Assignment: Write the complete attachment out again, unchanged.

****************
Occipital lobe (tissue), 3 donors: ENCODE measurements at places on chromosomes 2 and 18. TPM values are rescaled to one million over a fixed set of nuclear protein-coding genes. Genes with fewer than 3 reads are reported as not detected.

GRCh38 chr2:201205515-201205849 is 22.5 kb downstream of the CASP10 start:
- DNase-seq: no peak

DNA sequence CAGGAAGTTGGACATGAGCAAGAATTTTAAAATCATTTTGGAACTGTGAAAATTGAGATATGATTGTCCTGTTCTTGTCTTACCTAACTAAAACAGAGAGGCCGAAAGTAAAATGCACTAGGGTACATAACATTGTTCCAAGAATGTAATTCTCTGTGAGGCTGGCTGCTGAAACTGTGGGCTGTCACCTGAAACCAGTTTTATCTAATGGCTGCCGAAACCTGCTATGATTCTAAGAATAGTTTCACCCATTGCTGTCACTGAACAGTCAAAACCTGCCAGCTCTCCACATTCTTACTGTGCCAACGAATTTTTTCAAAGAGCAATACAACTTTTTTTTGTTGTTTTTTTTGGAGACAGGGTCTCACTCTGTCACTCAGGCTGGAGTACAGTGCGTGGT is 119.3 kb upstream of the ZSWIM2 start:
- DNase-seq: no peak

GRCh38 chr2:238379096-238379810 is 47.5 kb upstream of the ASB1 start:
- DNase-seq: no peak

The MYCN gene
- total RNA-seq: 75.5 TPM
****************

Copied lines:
Occipital lobe (tissue), 3 donors: ENCODE measurements at places on chromosomes 2 and 18. TPM values are rescaled to one million over a fixed set of nuclear protein-coding genes. Genes with fewer than 3 reads are reported as not detected.

GRCh38 chr2:201205515-201205849 is 22.5 kb downstream of the CASP10 start:
- DNase-seq: no peak

DNA sequence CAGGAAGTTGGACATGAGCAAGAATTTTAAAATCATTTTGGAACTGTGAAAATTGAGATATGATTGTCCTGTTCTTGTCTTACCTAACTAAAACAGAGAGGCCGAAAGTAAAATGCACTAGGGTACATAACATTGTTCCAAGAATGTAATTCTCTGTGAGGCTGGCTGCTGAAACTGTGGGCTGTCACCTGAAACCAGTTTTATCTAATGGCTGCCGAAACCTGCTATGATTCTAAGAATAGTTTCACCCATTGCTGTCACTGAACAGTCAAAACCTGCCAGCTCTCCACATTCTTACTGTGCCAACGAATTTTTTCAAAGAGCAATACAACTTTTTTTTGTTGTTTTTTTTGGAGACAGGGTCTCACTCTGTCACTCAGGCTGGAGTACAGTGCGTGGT is 119.3 kb upstream of the ZSWIM2 start:
- DNase-seq: no peak

GRCh38 chr2:238379096-238379810 is 47.5 kb upstream of the ASB1 start:
- DNase-seq: no peak

The MYCN gene
- total RNA-seq: 75.5 TPM